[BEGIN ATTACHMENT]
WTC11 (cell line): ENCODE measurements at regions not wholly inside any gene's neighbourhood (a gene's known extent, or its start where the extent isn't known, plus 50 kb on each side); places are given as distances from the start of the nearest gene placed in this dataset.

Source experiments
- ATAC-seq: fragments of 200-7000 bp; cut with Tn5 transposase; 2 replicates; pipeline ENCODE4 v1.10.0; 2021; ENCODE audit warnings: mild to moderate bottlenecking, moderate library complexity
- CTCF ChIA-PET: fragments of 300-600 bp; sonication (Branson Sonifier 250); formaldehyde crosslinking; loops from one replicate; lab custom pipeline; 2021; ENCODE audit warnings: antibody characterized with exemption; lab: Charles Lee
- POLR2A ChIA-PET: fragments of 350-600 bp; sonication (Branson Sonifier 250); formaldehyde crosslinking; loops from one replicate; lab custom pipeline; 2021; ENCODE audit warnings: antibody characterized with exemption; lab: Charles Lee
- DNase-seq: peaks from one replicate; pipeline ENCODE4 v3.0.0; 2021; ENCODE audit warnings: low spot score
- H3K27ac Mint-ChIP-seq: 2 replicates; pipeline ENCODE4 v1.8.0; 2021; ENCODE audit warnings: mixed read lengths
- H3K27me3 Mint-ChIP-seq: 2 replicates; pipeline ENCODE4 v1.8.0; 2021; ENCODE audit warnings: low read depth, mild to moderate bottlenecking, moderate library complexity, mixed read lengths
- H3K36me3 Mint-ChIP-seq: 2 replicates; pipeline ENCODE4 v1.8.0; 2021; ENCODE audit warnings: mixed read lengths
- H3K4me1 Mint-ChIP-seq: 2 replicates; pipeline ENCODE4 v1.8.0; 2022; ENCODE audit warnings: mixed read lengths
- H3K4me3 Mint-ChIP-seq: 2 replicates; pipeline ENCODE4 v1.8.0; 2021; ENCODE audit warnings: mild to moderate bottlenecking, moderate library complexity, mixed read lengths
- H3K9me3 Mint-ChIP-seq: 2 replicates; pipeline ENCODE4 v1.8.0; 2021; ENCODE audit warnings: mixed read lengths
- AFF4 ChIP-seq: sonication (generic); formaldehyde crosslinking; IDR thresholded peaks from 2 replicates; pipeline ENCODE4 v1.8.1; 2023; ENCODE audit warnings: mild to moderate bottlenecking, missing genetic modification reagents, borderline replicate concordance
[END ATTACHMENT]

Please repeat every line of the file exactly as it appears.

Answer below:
WTC11 (cell line): ENCODE measurements at regions not wholly inside any gene's neighbourhood (a gene's known extent, or its start where the extent isn't known, plus 50 kb on each side); places are given as distances from the start of the nearest gene placed in this dataset.

Source experiments
- ATAC-seq: fragments of 200-7000 bp; cut with Tn5 transposase; 2 replicates; pipeline ENCODE4 v1.10.0; 2021; ENCODE audit warnings: mild to moderate bottlenecking, moderate library complexity
- CTCF ChIA-PET: fragments of 300-600 bp; sonication (Branson Sonifier 250); formaldehyde crosslinking; loops from one replicate; lab custom pipeline; 2021; ENCODE audit warnings: antibody characterized with exemption; lab: Charles Lee
- POLR2A ChIA-PET: fragments of 350-600 bp; sonication (Branson Sonifier 250); formaldehyde crosslinking; loops from one replicate; lab custom pipeline; 2021; ENCODE audit warnings: antibody characterized with exemption; lab: Charles Lee
- DNase-seq: peaks from one replicate; pipeline ENCODE4 v3.0.0; 2021; ENCODE audit warnings: low spot score
- H3K27ac Mint-ChIP-seq: 2 replicates; pipeline ENCODE4 v1.8.0; 2021; ENCODE audit warnings: mixed read lengths
- H3K27me3 Mint-ChIP-seq: 2 replicates; pipeline ENCODE4 v1.8.0; 2021; ENCODE audit warnings: low read depth, mild to moderate bottlenecking, moderate library complexity, mixed read lengths
- H3K36me3 Mint-ChIP-seq: 2 replicates; pipeline ENCODE4 v1.8.0; 2021; ENCODE audit warnings: mixed read lengths
- H3K4me1 Mint-ChIP-seq: 2 replicates; pipeline ENCODE4 v1.8.0; 2022; ENCODE audit warnings: mixed read lengths
- H3K4me3 Mint-ChIP-seq: 2 replicates; pipeline ENCODE4 v1.8.0; 2021; ENCODE audit warnings: mild to moderate bottlenecking, moderate library complexity, mixed read lengths
- H3K9me3 Mint-ChIP-seq: 2 replicates; pipeline ENCODE4 v1.8.0; 2021; ENCODE audit warnings: mixed read lengths
- AFF4 ChIP-seq: sonication (generic); formaldehyde crosslinking; IDR thresholded peaks from 2 replicates; pipeline ENCODE4 v1.8.1; 2023; ENCODE audit warnings: mild to moderate bottlenecking, missing genetic modification reagents, borderline replicate concordance